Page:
From approximately 25:00-45:00 tune in to hear the story of Fritz Haber, a noted German scientist from the late 19th century, and his contributions to Green Revolution fertilizer technology as well as to Chemical Warfare (circa WWI).
It's an intriguing talk that delves into how the history of scientific achievement can dip into several topics (Green Revolution and agricultural development, WWI and WWII and the development of military technology).
In the Netherlands, Santa doesn't have little elves; he has a helper (slave?) named Zwarte Piet, literally Black Pete. He delights kids with cookies and a goofy persona. Foreign visitors are startled by his resemblance to Little Black Sambo.
Is this a harmless cultural tradition or is it racist? Why might some Dutch not see this as offensive? Why might someone not from there react so strongly to this caricature? What do you think? (Note: a Dutch friend of mine was quick respond: "Sinterklaas' helpers are black because of the ashes in the chimney." I'm curious to know whether that was always the case or if it's a way to 'whitewash' an old tradition from a bygone era. And yes, this is an annual controversy).
Born in the USA, Made in France: How McDonald's Succeeds in the Land of Michelin Stars by Knowledge@Wharton, the online business journal of the Wharton School.
While many portray McDonald's as the embodiment of all that is wrong with globalization, the diffusion of McDonald's is not a simple replication of the American fast food chain and exporting it elsewhere...a lot of local adaptations on a global model is part of McDonald's successful economic model. Although I'm not a fan of the word "glocalization" to describe how local flavor adds spice to globalized phenomenon, it most certainly fits here.
Spain’s dismal economy has residents of the country’s richest region, Catalonia, wondering if they’d be better off going it alone. With their own language and distinct culture, Catalans have long pushed for independence from Spain.
Political geography issue. An area in Spain that is prosperous and has its own distinct language and culture that differs from the rest of Spain. Do they deserve their independence?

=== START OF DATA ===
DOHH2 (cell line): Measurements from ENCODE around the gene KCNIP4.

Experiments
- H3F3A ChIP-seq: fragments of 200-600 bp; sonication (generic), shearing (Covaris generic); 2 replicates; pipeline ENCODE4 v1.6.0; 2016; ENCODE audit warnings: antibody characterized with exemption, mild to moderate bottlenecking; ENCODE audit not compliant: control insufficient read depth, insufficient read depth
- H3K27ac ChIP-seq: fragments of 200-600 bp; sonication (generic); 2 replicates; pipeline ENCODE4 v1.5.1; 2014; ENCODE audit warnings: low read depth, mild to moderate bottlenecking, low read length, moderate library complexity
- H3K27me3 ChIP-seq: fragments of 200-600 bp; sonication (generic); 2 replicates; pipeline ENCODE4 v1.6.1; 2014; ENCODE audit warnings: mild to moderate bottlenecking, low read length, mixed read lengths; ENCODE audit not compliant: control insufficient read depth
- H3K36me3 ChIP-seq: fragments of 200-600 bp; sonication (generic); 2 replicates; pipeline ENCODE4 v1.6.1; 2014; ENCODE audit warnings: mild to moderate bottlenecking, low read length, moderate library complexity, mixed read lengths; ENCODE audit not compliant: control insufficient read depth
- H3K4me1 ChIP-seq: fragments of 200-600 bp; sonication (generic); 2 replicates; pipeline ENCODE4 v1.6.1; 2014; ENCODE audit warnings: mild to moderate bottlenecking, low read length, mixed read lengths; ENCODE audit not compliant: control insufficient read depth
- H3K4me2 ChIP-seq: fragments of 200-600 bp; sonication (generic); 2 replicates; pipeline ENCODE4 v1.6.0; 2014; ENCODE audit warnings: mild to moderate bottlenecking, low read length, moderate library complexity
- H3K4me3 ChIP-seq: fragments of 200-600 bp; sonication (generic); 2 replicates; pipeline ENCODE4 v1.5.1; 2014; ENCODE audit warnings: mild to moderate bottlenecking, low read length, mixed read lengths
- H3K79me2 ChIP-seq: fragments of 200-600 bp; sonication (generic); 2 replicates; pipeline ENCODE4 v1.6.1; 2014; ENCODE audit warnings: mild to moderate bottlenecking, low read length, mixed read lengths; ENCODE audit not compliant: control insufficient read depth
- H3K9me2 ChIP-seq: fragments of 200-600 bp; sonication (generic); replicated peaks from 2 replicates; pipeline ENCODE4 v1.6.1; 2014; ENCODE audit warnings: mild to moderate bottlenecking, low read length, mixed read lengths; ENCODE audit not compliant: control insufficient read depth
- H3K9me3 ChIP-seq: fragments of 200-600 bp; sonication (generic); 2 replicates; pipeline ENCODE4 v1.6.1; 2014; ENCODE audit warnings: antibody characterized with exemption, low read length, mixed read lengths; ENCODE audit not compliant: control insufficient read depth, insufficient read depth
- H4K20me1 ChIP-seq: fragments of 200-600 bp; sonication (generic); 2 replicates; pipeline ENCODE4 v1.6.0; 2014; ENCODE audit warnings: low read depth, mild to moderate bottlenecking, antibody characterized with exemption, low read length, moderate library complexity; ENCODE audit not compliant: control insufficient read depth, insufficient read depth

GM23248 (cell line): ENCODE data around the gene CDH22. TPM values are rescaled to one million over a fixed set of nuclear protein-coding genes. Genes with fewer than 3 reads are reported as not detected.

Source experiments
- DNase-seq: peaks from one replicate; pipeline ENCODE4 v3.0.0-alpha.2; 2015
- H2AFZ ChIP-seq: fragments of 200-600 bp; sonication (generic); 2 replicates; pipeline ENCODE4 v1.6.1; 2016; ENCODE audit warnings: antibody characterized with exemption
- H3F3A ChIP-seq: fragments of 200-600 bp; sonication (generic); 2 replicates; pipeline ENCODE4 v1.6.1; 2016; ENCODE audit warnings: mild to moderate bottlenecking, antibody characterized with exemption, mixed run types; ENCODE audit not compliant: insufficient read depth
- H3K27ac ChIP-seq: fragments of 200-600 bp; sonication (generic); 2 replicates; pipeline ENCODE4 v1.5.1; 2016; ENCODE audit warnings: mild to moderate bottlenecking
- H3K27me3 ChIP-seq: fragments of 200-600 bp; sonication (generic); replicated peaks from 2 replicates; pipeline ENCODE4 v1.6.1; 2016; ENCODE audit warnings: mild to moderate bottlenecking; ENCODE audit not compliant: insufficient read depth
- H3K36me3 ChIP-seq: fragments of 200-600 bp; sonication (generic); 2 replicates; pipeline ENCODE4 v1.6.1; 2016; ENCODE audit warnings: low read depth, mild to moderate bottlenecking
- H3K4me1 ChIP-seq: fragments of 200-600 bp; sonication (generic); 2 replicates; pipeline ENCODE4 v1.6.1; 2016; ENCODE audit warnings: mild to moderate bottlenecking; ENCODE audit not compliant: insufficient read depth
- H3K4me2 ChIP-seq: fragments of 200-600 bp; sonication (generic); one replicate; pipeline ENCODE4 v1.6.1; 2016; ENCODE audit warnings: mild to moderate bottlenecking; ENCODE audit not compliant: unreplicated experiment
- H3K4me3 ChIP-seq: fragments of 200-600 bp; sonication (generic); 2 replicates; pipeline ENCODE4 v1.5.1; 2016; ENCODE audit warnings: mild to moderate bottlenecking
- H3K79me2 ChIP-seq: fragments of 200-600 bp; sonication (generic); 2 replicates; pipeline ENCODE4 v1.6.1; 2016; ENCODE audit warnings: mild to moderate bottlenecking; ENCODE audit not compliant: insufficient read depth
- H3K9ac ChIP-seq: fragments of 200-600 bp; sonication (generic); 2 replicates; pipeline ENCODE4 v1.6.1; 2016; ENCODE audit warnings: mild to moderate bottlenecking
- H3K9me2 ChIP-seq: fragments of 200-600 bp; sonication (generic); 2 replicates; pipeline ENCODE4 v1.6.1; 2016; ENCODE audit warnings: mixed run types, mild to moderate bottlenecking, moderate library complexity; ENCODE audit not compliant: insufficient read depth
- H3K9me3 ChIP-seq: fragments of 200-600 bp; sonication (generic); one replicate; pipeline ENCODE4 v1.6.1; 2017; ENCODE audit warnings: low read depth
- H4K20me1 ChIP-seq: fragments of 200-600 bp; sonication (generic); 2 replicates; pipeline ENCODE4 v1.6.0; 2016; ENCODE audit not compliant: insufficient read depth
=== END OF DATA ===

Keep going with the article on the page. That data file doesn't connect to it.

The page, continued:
My first rescoop, courtesy of Nathan Parrish, Seth Dixon, Ph.D.
"Over a bottle of vodka and a traditional Russian salad of pickles, sausage and potatoes tossed in mayonnaise, a group of friends raised their glasses and wished Igor Irtenyev and his family a happy journey to Israel."
My regional class has been learning about Russia this week and when I first started teaching a few years ago, I would teach that Russia had a population of 145 million. Today it is 141 million and part of that is due to migrants leaving a country that they see as lacking in economic opportunities and political freedoms (another part of the story is that birth rates plummeted after the collapse of the Soviet Union in what demographers have called the "Russian Cross"). In the last few years the population appears to have stabilized, but there are still many who do not see a vibrant future from themselves within Russia.
By moving the slider, the user can compare 1990 false-color Landsat views (left) with recent true-color imagery (right). Humans are increasingly transforming Earth’s surface—through direct activities such as farming, mining, and building, and indirectly by altering its climate.
This interactive feature includes 12 places that have experienced significant change since 1990. This is an user-friendly way to compare remote sensing images over time. Pictured above is the Aral Sea, which is and under-the-radar environmental catastrophe in Central Asia that has its roots in the Soviet era's (mis)management policies.
Tags: remote sensing, land use, environment, geospatial, environment modify, esri, unit 1 Geoprinciples, zbestofzbest.
This is exactly what we talked about in class this week. The Aral Sea is a perfect example of how man-made structures such as dams can impact hydrology and create physical water scarcity in certain regions of the world.
Prodigal spending, political disputes and divisive revolutionaries have made these historical markers stand out for more than their physical enormity.
Admittedly, I have a 'thing' for statues. Their powerful to redefine place and to mold communal identity is powerful. Some of these attempts to both redefine place and mold a communal identity can spark controversies as the narrative that the monument embodies can be perceived as marginalizing alternative narratives or groups.
Photojournalist Diana Markosian spent the last year and half covering Russia's volatile North Caucasus region.
These 33 photos are arranged to tell the cultural story of life in Chechnya, especially the life of young women coming of age in the aftermath of the war. As the architecture of this mosque suggests, the influence of traditional Islamic values and Russian political authority have greatly shaped the lives of the Chechen people.
It was just over two centuries ago that the global population was 1 billion — in 1804. But better medicine and improved agriculture resulted in higher life expectancy for children, dramatically increasing the world population, especially in the West.
This is an excellent video for population and demographic units, but also for showing regional and spatial patterns within the global dataset (since terms like 'overpopulation' and 'carrying capacity' inherently have different meanings in distinct places and when analyzed at various scales). It is also a fantastic way to visualize population data and explain the ideas that are foundational for the Demographic Transition Model.
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